The present success of the Kennel Union, over the years, is due to the fact that it rests on foundations laid by the Late Thomas McQueen, who was Secretary from August 1930 until his untimely death in December 1959. He lived for the world of dogdom. The status and the reputation of the organisation he built is essentially a monument to himself. Mr. McQueen was always self-effacing and his modesty such that he neither knew nor appreciated that he was adding lustre to a name which will endure as long as dogdom lives on in the Republic. His widow, Mrs. E.M. McQueen, carried on after he died and for the six months after her husband’s death was Acting Secretary. In July 1960 Mrs. McQueen was confirmed as Secretary, a position in which she did sterling work until her retirement in September 1971 (she died in July 1985). However, the name of the McQueen family will not be lost to the Kennel Union as it is enshrined in the McQueen Memorial Reference Library and the Thomas McQueen Trophy which is awarded to the dog achieving the title “KUSA National Dog” at the KUSA National Awards. These were instituted in 1989 so that in addition to the best breed (conformation) dog there would be national awards for the best dog in each of the various working disciplines. This competition was first held in 1989 in Kimberley. It was also in that year that the competition of Children’s and Junior Handler of the Year was instituted; an event created to encourage young people into dog sport and improve the standard of handling.

Mrs. McQueen’s successor as Secretary was Mr. R.M. Murchie who, having been Acting Secretary for some months, took up the post in December 1971. Mr. Murchie, who died in October 1996, had retired in October 1989 after eighteen years service with the Union. During his term of office he saw, among other things, two complete revisions of the Kennel Union Constitution, the computerisation of the office (1984) and the introduction of staff Medical Aid and Pension schemes. He was succeeded by Mr. P.C. Collins who died suddenly in office in March 1993. Short though his term was, Mr. Collins saw several major events during his secretaryship - the Centenary of the Union (1991) and the Centenary All Breeds Championship Show, the introduction of the second generation main frame computer and the moves which culminated in the Union becoming a full member of the Federation Cynologique Internationale (FCI) in 1993, having been an associate member since 1961.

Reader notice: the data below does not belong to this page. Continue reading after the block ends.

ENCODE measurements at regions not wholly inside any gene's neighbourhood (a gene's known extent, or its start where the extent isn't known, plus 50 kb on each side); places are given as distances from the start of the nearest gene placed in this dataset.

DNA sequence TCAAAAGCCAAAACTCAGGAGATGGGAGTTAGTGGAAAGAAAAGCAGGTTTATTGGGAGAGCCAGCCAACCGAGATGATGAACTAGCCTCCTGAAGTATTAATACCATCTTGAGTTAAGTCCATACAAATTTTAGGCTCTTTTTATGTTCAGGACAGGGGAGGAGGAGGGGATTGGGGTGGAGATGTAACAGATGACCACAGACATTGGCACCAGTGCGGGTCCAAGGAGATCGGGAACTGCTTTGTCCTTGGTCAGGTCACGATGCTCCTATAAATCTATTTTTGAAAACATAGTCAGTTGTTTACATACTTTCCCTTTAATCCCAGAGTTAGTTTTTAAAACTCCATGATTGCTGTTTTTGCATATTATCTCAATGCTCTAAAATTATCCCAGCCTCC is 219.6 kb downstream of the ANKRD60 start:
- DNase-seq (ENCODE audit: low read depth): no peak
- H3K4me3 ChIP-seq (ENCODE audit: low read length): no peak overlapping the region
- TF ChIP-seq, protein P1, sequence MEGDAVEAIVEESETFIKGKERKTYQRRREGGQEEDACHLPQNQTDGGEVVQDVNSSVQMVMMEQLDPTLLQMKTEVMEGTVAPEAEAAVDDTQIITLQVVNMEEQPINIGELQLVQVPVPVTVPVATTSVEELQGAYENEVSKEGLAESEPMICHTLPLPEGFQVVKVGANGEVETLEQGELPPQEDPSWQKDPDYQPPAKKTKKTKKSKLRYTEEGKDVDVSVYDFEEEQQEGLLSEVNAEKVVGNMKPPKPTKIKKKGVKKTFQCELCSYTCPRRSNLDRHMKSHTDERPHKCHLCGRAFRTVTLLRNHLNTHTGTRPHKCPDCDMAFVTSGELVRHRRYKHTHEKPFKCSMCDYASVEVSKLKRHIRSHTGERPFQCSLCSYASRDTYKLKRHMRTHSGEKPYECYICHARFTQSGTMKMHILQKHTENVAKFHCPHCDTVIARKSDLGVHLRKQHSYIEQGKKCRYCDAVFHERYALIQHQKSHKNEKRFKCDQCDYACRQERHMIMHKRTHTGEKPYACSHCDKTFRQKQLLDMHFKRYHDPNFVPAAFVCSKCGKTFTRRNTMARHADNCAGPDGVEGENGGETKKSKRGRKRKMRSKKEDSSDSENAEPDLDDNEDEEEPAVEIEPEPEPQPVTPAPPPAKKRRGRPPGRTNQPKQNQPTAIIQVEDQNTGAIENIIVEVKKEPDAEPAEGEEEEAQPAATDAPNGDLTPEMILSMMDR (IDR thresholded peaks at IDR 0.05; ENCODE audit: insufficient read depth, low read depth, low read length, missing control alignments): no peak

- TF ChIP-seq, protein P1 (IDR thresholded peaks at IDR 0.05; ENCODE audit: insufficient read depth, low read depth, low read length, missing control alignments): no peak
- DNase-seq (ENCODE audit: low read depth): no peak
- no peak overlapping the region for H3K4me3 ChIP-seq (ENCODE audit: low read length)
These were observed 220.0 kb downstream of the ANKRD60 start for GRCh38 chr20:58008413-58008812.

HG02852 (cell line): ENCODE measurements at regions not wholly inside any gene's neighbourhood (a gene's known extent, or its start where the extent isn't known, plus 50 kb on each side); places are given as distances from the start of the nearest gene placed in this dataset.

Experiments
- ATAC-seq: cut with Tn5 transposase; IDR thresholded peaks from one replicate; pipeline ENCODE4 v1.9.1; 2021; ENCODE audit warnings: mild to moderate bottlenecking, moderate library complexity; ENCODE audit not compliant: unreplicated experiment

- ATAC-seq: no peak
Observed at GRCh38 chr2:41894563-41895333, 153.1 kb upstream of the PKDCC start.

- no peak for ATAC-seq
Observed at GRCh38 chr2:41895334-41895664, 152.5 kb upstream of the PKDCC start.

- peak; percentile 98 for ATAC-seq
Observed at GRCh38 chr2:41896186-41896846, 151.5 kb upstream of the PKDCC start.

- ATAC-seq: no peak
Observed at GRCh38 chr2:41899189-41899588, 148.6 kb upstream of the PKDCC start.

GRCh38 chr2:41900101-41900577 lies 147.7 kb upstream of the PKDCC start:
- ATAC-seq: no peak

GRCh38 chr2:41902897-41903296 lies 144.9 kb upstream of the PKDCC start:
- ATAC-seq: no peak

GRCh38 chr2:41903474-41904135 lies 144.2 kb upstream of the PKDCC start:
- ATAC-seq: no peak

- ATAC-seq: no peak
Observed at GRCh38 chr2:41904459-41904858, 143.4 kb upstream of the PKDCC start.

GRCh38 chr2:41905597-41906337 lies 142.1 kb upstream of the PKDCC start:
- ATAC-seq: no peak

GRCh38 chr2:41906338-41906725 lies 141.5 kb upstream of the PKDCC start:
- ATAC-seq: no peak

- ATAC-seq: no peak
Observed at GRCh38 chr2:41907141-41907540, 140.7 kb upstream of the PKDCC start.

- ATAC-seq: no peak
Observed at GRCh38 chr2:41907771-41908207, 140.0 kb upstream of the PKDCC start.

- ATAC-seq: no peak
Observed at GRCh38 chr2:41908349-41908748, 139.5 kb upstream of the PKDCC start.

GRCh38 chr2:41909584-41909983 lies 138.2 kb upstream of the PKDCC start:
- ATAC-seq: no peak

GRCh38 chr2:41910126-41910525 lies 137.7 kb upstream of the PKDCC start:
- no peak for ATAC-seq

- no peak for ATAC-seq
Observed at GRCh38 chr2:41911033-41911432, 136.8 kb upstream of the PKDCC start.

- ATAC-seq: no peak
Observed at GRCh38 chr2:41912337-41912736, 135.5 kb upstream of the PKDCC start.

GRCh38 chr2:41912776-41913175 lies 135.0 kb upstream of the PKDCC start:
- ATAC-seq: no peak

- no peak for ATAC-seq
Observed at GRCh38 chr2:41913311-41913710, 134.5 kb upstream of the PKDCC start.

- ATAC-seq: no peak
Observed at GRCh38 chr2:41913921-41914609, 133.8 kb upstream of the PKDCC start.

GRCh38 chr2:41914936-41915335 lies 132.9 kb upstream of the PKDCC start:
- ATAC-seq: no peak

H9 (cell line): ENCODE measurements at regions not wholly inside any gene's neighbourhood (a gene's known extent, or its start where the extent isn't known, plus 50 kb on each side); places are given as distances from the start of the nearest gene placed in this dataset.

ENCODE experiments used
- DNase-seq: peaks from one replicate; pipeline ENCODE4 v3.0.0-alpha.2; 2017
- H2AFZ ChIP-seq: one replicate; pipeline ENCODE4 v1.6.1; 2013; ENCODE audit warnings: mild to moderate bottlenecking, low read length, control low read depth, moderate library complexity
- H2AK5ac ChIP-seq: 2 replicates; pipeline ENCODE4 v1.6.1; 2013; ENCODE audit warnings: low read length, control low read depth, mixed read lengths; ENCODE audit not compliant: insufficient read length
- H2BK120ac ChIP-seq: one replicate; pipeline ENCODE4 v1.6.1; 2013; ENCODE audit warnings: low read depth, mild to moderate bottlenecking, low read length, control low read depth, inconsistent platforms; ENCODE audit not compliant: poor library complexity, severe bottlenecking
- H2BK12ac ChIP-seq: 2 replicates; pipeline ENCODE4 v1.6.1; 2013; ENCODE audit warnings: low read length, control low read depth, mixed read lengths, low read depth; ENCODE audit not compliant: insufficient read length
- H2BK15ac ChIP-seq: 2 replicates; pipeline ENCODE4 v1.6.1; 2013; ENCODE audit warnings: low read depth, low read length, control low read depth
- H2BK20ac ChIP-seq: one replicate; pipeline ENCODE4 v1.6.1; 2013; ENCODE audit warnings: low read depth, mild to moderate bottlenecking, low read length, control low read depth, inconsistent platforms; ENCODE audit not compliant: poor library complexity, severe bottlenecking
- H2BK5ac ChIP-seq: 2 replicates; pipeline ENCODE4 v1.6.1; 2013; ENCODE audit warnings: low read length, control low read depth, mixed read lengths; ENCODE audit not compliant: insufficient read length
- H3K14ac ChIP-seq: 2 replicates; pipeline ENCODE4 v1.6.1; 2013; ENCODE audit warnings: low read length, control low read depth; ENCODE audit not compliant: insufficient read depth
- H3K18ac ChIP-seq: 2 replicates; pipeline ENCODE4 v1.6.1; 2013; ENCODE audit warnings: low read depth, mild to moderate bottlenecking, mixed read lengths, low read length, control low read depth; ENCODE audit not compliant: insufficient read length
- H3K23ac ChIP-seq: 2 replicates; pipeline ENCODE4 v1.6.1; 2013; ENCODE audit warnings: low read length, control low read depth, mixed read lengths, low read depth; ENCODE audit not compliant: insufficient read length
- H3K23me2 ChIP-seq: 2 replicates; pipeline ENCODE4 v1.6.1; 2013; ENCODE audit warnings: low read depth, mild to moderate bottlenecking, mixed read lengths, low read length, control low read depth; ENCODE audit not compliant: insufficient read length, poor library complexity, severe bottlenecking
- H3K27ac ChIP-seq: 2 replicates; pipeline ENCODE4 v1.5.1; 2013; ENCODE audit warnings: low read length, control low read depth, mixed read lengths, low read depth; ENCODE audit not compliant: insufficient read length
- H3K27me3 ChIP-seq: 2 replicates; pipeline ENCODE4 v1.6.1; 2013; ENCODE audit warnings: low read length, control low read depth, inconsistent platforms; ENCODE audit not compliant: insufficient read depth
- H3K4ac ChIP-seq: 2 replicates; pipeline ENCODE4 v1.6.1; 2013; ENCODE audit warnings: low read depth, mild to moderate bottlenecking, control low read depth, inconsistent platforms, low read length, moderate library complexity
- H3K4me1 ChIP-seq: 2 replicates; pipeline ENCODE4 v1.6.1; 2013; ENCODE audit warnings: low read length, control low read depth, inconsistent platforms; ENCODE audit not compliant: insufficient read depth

Having acted as Deputy Secretary for some months following the death of Mr. Collins, Miss S.A. Thornberry was appointed Secretary in November 1993. Although this was the second time a lady had been appointed to the post, it was the first time anyone from within the existing staff had been appointed to the position.

The introduction of Universal Suffrage to South Africa in April 1994 opened the door for the Union to become a full member of the South African National Sports Council. In 1994 an agreement was reached with the South African Boxer Association (S.A.B.A.) and in 1997, after many years of negotiation, a similar arrangement was concluded with the South African German Shepherd Dog Federation.

Between 1994 and 1998 intensive work brought to fruition the introduction of the Canine Good Citizen Tests, Flyball and Agility.

In September 1996 Mr. H.S. Pretorius passed away. Probably one of the best known personalities in dogdom for nearly thirty years, he was known as the “Dogfather”. Mr. Pretorius was, for many, many years, both Chairman of the Transvaal Provincial Council of KUSA and Chairman of Goldfields Kennel Club.

The number of clubs affiliated to the Kennel Union in July 1998 (when this history was updated) stood at 189. A continuous record of registration of dogs has been kept since the first entry in 1891. Initially these were handwritten into special ledgers. In 1944 the ledgers were superceded by bound books of typed copies of Registration Certificates. The advent of computerisation saw a change to the records, these now being kept in the computer data bank.

Presently the Kennel Union is the internationally recognised representative of pure bred dogdom in South Africa, Namibia, Botswana, Lesotho and Swaziland. Reciprocal agreements are in force between the Union and many other similar bodies throughout the world.

PATRON

W.E.A. McBride, Esq. ....................................................................... 1971-1984

Vacant 1984-